It is hard to make time for all the things you want to do at MIT. There was one week my Google calendar had so many overlapping events, meetings and deadlines that it looked like a colorful mosaic worthy of the contemporary art section at the MFA. From 9AM to 11AM on Wednesday, I somehow had to get from MIT to Harvard for a meeting, study for a pathology exam, submit a fellowship application and fit breakfast somewhere in there too. I was so overwhelmed by everything I had to do that I just sat at the bus stop in the cold and wished as hard as I could for a pause button on life.
While that button doesn’t exist yet (a future PhD thesis!?), it may have made more sense for me to wish to be more efficient. Sometimes, when you’re feeling overworked, it is hard to see how you could be any more efficient if you’re already stretched too thin. To understand this, I’ve begun to picture my mind like a laptop (bear with me here). If you have too many large, disorganized files, run numerous background programs consuming resources, or leave your battery discharged too often, you’ll be much slower at completing tasks than if you take the time to discard those temporary files, close out of background programs and charge up your battery. In the same way, the less we take care of our minds, the less efficient we become at completing all the tasks on our to-do list. But I learned this lesson the hard way.
One semester, I had worked myself to the bone and had gotten to the point where I was so weighed down by my own sadness that I couldn’t bring myself to get out of bed in the morning. I felt like I spent every waking hour working and yet nothing was getting done. It was around this time that my boyfriend gifted me “The Little Book of Hygge”.
I was insulted. Here I was, already at a low point and what do I get? A self-help book?
For those of you who have not yet googled Hygge and are wondering when I’m going to explain it to you, Hygge is defined by Google as happiness and self-care. To which my initial response was indignation. I already barely have time for half the things I have to get done; I most certainly don’t have time to indulge in reading a book on how I should be happier, especially from someone who didn’t understand what I was dealing with. But once I started reading, I realized it was so much more than that. Hygge is about coziness and surrounding yourself with things that bring you happiness. I don’t mean that next slice of chocolate cake or that fifth pint of beer but rather things that provide inner peace, warmth and solitude. I realized it was about lighting a candle that smells like home and letting the warm yellow glow illuminate your desk while you curl up with your favorite book and fuzziest blanket. It’s about taking the time to take a break and vent to your roommates/friends and laugh together about the ridiculousness of life.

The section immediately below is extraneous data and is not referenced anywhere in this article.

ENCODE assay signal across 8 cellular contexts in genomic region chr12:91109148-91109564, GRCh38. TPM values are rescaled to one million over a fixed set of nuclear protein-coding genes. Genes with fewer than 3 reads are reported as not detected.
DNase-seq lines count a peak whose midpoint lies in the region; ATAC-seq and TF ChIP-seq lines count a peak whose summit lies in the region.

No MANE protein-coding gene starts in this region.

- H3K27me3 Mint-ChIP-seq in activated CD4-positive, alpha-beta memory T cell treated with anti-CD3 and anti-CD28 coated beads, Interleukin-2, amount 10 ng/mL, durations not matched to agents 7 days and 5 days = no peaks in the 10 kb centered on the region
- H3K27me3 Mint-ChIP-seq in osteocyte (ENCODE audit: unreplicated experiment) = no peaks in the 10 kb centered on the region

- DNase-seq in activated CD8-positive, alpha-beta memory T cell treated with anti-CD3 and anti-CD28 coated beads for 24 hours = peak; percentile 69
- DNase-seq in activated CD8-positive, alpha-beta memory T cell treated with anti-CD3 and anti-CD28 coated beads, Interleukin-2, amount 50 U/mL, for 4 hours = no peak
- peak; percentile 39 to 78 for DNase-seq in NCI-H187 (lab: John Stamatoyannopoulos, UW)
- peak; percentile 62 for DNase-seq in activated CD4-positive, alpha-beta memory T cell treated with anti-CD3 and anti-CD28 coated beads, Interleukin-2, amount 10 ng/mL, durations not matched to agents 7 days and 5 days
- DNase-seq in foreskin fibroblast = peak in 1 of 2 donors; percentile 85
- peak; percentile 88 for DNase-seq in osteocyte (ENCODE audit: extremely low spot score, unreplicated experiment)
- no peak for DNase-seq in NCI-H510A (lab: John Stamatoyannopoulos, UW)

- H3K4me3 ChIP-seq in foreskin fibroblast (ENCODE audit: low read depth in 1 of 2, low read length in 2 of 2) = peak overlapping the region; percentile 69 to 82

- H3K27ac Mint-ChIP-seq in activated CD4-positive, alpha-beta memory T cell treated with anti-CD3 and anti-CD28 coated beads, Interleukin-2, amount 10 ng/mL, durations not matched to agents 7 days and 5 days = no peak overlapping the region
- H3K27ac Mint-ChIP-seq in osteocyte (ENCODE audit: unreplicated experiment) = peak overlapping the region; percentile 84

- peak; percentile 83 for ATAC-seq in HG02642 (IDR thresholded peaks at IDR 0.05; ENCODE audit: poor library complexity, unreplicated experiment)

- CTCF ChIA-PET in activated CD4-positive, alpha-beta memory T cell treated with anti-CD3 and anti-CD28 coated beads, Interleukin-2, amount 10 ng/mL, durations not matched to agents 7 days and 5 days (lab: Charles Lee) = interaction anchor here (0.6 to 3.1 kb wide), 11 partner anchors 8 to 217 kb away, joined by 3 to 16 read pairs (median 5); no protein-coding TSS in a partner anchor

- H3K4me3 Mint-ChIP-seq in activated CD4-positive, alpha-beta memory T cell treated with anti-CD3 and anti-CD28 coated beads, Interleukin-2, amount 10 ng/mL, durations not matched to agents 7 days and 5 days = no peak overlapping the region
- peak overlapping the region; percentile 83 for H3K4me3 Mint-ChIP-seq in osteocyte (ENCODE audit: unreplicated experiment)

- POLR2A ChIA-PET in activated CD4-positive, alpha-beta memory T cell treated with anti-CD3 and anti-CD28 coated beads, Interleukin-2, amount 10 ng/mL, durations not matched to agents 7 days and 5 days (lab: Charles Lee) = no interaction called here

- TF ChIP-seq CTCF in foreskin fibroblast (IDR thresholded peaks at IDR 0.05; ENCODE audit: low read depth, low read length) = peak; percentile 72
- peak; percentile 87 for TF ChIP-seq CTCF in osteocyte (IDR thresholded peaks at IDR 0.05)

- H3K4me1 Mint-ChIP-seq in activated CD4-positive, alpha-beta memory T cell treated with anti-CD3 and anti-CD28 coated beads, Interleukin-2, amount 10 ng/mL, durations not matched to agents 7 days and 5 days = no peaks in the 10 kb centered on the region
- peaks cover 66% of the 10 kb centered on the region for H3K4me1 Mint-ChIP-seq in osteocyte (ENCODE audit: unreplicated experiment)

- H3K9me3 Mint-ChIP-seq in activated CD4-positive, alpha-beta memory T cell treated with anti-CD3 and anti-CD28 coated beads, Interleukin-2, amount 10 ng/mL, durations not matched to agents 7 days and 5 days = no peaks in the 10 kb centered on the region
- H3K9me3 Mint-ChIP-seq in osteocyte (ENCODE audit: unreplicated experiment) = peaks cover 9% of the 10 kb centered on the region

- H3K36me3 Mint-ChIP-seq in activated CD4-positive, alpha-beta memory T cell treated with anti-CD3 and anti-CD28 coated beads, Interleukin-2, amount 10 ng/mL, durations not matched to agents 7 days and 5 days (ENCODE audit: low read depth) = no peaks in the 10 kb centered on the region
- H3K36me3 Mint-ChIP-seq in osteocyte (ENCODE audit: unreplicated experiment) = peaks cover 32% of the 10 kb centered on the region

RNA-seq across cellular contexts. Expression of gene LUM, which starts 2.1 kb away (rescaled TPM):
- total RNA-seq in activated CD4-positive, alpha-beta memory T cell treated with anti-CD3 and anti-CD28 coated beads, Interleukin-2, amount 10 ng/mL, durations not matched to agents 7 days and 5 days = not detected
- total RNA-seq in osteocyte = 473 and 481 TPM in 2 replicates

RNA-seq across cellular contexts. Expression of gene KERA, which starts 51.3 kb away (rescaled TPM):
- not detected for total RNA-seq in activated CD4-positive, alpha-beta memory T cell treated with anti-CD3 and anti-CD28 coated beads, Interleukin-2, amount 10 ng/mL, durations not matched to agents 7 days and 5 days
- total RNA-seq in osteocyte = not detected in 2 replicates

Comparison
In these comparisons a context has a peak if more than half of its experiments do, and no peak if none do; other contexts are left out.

Once I started making time for the little things that I used to think of as distractions, I found myself feeling happier and even more productive. My work was better, my relationships with my friends were deeper and more meaningful, and my outlook on life was brighter and more optimistic.
While my Google calendar doesn’t look any less colorful week to week, looking at it no longer fills me with dread. Interspersed between deadlines and meetings, some of the colorful blocks also remind me to take a hot cocoa break or grab a coffee with a friend. But these are just a couple of the ways I’ve incorporated Hygge into my life. At the end of the day, Hygge is about creating YOUR home away from home. Unfortunately, there’s no AppleCare for your metaphorical laptop, and only YOU truly know what you need to do to take care of yourself. Taking the time to figure out what your flavor of Hygge is — whether it’s going on a walk or buying fruits and flowers that remind you of home — is essential to staying sane when the world seems to be falling apart around you. While showering and brushing your teeth are good for your body, practicing good hygge-ne is good for your mind and soul.